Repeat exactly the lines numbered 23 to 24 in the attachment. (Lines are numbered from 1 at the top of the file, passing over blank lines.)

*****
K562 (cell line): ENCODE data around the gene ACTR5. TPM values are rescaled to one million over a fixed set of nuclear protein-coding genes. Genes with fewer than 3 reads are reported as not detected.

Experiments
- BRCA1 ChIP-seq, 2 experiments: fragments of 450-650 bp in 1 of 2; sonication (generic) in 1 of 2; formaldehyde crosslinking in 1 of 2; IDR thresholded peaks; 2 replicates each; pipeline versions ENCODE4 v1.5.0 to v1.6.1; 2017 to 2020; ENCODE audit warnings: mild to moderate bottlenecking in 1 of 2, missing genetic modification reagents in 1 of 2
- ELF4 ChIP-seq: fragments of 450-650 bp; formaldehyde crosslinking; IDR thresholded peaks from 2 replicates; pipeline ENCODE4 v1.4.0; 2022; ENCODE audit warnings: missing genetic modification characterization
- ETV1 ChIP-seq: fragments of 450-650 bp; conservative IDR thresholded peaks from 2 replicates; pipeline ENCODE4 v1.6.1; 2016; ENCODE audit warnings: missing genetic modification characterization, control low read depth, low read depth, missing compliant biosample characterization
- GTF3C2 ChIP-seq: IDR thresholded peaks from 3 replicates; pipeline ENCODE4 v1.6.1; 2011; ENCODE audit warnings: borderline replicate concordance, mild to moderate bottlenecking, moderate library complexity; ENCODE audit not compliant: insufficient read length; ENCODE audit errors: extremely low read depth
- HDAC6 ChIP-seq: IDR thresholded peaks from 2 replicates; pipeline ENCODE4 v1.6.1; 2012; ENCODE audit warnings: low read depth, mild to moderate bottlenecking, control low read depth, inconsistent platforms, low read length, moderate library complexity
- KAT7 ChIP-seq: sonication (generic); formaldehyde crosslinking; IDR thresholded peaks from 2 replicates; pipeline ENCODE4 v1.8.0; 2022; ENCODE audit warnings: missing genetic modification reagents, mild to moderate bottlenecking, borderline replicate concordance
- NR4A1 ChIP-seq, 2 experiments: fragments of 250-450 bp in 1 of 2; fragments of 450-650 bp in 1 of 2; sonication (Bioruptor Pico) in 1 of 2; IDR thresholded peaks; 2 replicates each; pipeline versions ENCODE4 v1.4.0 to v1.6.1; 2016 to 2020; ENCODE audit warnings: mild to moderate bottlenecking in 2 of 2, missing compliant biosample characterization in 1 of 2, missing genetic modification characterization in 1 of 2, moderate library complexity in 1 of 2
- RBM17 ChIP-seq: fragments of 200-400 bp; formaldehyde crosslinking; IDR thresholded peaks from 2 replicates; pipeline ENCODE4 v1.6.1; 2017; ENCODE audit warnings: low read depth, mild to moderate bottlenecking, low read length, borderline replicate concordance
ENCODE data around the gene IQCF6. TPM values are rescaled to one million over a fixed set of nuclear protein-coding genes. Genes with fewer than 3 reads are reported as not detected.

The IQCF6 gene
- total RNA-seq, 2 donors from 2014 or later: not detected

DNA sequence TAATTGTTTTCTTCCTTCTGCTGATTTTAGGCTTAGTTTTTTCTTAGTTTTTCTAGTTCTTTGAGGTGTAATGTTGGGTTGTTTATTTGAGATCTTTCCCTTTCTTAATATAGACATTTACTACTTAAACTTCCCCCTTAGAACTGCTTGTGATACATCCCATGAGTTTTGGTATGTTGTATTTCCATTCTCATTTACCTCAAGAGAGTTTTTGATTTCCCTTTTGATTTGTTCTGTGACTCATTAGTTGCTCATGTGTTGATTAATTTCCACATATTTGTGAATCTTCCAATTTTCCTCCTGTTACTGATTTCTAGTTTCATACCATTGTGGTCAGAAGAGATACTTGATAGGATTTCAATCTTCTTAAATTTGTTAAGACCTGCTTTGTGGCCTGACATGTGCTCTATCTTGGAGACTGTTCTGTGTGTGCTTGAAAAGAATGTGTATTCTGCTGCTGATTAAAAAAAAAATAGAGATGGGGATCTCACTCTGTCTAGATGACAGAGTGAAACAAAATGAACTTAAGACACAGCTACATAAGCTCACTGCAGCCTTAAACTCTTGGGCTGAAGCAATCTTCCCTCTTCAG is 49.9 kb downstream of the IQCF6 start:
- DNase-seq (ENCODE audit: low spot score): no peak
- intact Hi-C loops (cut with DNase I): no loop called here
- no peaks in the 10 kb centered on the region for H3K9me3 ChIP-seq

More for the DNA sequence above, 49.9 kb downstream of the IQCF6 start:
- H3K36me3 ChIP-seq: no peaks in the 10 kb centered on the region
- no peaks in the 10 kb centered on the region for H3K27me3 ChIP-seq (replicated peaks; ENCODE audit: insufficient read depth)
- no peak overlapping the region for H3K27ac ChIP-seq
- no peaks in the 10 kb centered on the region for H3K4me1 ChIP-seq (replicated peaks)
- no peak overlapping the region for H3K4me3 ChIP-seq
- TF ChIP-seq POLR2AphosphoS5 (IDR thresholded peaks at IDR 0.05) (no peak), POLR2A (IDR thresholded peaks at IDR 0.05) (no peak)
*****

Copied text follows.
- no peak overlapping the region for H3K4me3 ChIP-seq
- TF ChIP-seq POLR2AphosphoS5 (IDR thresholded peaks at IDR 0.05) (no peak), POLR2A (IDR thresholded peaks at IDR 0.05) (no peak)